The ramblings of Minecraft addict VladTubaka

Category Archives: Item sorting and storage

How quickly can Minecraft move items from one chest to another? Faster than I realized.

Prior to Minecraft 1.5, item transfer was difficult and incomplete without using mods like BuildCraft, RedPower, or Thermal Expansion. You could use minecarts to get items from point A to point B, but you had no way to transfer items from one inventory to another, meaning items had to remain in the minecart until you moved them manually into a nearby chest (unless, again, you used a mod – specifically RailCraft). The same was true of water canals: you could move items from, say, a mob grinder to a place inside your base, but you couldn’t deposit said items within a chest. Continue reading


You know, I’ve never really spent a whole lot of time on Minecraft’s minecarts until pretty recently. It always seemed more effort than it was worth, particularly when I started using mods (which happened within a couple of months of my introduction to Minecraft). Classic Technic/Tekkit included Railcraft, but … I dunno … I just never really got the vision of the mod as a whole, even though I tended (early on) to include it in my own personal modpacks.

But recently (as you may have noticed), I’ve returned to the joy of just plain old vanilla Minecraft (albeit, the newest versions of it). And as I’ve explored the way the base game is constructed more thoroughly, particularly in the realm of automation and Redstone mechanics, what I’ve seen is that minecarts are actually a tremendously fun feature of the game with tremendous potential for automating processes other than “take-stuff-from-here-to-there-repeatedly”. Continue reading

The bottom light means there are less than 14 items in the lower chest, the middle light means there are exactly 14 items in the chest, and the top light means there is something in an overflow hopper.

Several months ago, I came across a thread on where a player was trying to design a system that would detect if there were 14 and exactly 14 items in an inventory. In other words, he wanted one output or signal if the inventory had less than 14, a different signal if it had exactly 14, and yet another signal if it had more than 14. It is this three signal aspect that made the problem a tricky one to solve. Continue reading

Today we look at a more advanced, versatile, and intelligent minecart loading system.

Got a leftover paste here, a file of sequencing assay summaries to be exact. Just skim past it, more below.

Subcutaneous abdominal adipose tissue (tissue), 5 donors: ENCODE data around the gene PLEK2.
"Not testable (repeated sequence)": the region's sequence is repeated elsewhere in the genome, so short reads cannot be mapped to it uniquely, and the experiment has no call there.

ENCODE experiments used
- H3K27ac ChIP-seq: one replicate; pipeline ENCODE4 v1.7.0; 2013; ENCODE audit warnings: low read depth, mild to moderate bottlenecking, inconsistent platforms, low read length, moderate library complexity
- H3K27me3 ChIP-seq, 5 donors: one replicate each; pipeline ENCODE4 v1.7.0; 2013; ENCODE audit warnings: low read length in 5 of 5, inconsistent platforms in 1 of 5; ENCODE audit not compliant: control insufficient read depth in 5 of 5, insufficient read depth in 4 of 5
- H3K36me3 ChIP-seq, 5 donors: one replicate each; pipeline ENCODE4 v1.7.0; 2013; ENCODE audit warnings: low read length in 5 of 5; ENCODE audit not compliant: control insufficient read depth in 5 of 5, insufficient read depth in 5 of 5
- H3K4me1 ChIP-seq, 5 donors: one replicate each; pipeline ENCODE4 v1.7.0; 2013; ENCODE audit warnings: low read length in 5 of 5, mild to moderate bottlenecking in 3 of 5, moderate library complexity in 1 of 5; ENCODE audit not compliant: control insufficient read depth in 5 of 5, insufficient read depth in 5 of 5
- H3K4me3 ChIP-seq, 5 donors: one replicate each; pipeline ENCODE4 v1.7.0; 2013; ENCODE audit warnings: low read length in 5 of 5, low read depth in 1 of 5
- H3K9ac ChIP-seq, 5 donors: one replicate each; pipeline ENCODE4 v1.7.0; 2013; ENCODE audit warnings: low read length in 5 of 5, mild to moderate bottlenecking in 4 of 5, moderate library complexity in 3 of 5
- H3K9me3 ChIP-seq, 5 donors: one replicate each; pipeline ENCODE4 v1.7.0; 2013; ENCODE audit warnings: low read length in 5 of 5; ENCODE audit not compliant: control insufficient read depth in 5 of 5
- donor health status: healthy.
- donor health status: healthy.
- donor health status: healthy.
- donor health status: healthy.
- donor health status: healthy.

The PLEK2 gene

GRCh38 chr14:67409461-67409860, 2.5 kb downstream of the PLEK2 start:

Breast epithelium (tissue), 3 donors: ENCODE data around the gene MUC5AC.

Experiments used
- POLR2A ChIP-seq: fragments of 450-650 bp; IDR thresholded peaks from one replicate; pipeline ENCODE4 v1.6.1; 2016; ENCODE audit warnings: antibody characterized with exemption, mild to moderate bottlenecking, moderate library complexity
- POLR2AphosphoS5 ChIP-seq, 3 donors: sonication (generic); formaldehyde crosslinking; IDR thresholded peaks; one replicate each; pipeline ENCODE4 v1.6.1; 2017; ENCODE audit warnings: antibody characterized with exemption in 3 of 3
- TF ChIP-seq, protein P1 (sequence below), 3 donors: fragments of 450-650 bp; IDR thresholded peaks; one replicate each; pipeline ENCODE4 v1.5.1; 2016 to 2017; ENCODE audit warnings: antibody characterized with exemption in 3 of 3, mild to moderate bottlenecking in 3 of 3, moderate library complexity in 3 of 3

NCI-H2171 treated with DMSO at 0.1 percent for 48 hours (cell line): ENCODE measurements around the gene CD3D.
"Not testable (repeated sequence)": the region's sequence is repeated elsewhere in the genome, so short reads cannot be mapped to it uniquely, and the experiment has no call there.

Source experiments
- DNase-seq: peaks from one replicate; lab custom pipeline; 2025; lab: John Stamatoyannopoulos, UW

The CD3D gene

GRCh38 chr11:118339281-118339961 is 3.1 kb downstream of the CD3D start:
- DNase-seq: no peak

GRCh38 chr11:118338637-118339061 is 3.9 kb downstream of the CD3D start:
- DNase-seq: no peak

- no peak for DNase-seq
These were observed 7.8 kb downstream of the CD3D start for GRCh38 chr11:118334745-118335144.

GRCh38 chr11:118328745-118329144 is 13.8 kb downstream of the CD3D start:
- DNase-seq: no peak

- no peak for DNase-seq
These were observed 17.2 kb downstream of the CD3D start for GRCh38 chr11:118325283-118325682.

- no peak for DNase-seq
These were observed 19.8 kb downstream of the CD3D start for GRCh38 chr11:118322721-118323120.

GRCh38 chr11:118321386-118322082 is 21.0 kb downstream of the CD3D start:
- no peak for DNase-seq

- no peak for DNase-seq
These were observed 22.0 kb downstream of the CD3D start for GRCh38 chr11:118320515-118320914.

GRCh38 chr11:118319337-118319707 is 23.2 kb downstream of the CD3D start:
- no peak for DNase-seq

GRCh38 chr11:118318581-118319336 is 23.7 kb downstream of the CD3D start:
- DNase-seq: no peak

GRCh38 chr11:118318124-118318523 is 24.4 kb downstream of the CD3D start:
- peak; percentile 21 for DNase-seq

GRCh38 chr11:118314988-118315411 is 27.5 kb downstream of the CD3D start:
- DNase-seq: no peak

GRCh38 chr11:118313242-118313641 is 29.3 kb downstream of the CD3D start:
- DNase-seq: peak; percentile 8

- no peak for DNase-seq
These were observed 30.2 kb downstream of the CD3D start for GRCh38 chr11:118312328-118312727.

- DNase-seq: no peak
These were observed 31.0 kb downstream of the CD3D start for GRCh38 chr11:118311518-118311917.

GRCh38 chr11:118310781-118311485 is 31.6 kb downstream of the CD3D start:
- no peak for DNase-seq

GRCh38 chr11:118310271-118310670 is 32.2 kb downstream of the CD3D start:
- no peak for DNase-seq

Last post I talked about two simple Redstone devices that you can use to automatically load and unload minecarts if you want to use minecarts as an item transferral system. I briefly mentioned some of the limitations of the falling edge circuit as a loading system. In short, a simple falling edge circuit just isn’t smart enough to provide the versatility you might need if, say, you want to just dump a whole bunch of stuff into a chest and let the minecart system figure out how to get all those items from point A to point B. Today, I want to show you a more advanced loading and transferral system that works really well, never gets clogged, and actually gets a little faster and more efficient the more items you load into it. Continue reading

This is a minecart-based furnace array. It uses Redstone powered automatic loading and unloading systems that I’ll show you in this post.

While many mods add item transfer mechanics into the game (pipes, tubes, conduits, conveyor belts, etc.), vanilla Minecraft actually has had item transfer systems built in for a long time in the form of minecarts. Back in the day (classic Tekkit and some time afterwards), if people used minecarts to transfer items it was pretty much only via additions provided with the Railcraft mod. With the MC 1.5 Redstone update, all of a sudden it became possible to load items into and out of minecarts automatically using hoppers and comparators. Today, I want to cover two simple Redstone devices that you can use to unload and load minecarts automatically. Continue reading

In the last post, we looked at the basic principles behind building a secret door into a staircase. This kind of secret door uses what is called a piston extender. In the interest of brevity and clarity, we left the project with a working button triggering mechanism inspired by MrCubey’s secret door design. Today, however, we are going to replace that button triggering mechanism (the first part, at least) with a triggering mechanism that detects the presence of a key item. But first, I want to talk about pulse generators. Continue reading

Like many people, I hate to waste coal on torches or powering a vanilla furnace when I can use renewable charcoal instead. But because I have to make charcoal (rather than just mine it incidentally as I’m looking for iron, gold, and diamonds), I never have charcoal when I need it. The obvious solution is an automatic charcoal factory. Using hoppers and droppers it’s easy enough to set up a furnace that cooks logs and feeds itself charcoal. But providing a steady and automatic supply of logs is something not easily done using strictly vanilla resources. Fortunately, many mods, Rotarycraft included, provide a machine for just that purpose. Today’s project is a charcoal factory that uses Rotarycraft’s Woodcutter to harvest and replant trees, vanilla Minecraft resources to apply bonemeal to the sapling, process the logs, and sort by-products, and JABBA to store those by-products.

An overview of my Rotarycraft-powered charcoal factory with roof and walls unfinished. It ended up being bigger than I had originally envisioned, primarily because I needed to deal with the Woodcutter’s by-products. This factory is fully automatic with a manual shut-off. The only thing that needs to be resupplied from time to time is bonemeal (and it isn’t absolutely necessary).

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